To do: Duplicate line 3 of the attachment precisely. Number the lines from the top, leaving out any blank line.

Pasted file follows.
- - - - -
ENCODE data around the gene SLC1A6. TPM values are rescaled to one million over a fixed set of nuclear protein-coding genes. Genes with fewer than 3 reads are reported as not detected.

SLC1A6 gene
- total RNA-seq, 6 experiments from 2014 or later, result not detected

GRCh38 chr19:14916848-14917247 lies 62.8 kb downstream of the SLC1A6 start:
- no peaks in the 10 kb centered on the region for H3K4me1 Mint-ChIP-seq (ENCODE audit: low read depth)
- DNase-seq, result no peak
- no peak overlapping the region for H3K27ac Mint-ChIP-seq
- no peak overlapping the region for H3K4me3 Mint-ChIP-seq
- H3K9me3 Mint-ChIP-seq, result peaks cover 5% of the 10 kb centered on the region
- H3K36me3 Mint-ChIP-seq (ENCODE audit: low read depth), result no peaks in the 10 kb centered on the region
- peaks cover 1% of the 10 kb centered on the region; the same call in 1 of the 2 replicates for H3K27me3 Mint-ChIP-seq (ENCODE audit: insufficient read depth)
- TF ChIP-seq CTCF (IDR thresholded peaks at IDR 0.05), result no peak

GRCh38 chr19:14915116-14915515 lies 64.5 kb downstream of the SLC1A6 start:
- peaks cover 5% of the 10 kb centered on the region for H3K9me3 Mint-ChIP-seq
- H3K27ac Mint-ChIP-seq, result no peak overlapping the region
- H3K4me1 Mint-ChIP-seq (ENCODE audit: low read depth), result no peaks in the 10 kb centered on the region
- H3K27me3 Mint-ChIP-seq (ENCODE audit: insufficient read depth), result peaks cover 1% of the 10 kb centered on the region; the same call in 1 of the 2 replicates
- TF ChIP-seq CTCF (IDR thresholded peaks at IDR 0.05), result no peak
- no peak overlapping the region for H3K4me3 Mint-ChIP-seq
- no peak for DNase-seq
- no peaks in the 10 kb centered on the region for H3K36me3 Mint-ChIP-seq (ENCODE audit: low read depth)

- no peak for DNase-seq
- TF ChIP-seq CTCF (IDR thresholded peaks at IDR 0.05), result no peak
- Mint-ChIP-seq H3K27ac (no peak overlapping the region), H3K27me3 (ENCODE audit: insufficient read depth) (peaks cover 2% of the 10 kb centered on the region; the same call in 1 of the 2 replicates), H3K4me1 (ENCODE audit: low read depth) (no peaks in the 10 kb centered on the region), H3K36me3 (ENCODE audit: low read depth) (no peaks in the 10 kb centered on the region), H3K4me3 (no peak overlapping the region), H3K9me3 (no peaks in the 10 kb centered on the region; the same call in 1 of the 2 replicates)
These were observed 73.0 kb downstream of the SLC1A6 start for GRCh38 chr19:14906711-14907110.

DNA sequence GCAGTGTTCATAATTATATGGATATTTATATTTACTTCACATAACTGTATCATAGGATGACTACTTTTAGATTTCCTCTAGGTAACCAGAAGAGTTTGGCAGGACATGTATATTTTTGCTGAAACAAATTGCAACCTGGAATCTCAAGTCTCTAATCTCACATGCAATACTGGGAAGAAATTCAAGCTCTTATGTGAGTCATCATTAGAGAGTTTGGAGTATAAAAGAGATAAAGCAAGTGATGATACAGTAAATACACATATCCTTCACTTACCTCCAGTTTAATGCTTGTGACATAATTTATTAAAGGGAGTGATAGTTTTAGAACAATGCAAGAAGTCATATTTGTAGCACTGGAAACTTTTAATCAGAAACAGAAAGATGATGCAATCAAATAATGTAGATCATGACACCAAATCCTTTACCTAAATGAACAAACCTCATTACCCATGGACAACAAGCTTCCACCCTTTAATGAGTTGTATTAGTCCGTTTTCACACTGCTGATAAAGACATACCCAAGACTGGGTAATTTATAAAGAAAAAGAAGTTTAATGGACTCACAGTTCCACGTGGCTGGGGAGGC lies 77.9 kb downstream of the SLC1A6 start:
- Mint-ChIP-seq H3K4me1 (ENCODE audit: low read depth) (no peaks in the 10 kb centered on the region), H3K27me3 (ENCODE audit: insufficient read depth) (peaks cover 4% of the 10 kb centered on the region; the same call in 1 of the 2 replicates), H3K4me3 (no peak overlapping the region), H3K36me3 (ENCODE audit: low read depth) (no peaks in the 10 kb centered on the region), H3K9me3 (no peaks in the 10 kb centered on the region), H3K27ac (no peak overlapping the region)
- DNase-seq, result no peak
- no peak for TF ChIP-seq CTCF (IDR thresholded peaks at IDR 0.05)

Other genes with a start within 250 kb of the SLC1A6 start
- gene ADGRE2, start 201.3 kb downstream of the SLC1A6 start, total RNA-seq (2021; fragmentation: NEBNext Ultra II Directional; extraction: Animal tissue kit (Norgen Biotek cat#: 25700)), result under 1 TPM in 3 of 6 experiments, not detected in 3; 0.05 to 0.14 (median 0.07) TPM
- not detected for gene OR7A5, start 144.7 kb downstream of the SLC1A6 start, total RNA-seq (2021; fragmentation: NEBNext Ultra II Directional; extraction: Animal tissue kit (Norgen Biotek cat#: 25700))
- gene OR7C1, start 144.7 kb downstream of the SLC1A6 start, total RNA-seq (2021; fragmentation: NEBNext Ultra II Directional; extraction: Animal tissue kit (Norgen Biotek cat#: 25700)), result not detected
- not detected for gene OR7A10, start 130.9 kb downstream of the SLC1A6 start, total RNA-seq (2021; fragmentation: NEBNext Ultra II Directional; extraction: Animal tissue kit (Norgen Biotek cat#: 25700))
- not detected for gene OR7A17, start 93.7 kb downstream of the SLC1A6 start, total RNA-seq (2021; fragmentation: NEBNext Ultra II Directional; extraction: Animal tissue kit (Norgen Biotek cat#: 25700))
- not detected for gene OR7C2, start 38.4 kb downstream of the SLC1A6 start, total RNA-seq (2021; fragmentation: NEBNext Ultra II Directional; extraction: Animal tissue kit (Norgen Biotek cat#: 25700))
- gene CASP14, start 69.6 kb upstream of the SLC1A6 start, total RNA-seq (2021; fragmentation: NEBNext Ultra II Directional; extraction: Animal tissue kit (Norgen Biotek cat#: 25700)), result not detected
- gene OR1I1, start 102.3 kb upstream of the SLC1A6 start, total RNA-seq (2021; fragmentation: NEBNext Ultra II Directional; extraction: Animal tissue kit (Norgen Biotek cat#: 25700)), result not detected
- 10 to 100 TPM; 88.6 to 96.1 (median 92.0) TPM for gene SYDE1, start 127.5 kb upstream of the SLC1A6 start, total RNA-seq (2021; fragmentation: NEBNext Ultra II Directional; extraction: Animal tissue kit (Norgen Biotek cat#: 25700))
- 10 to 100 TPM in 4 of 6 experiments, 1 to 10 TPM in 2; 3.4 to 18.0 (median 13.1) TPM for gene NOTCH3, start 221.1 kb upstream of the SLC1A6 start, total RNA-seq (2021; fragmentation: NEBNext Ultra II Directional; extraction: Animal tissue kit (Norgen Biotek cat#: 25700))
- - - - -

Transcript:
- total RNA-seq, 6 experiments from 2014 or later, result not detected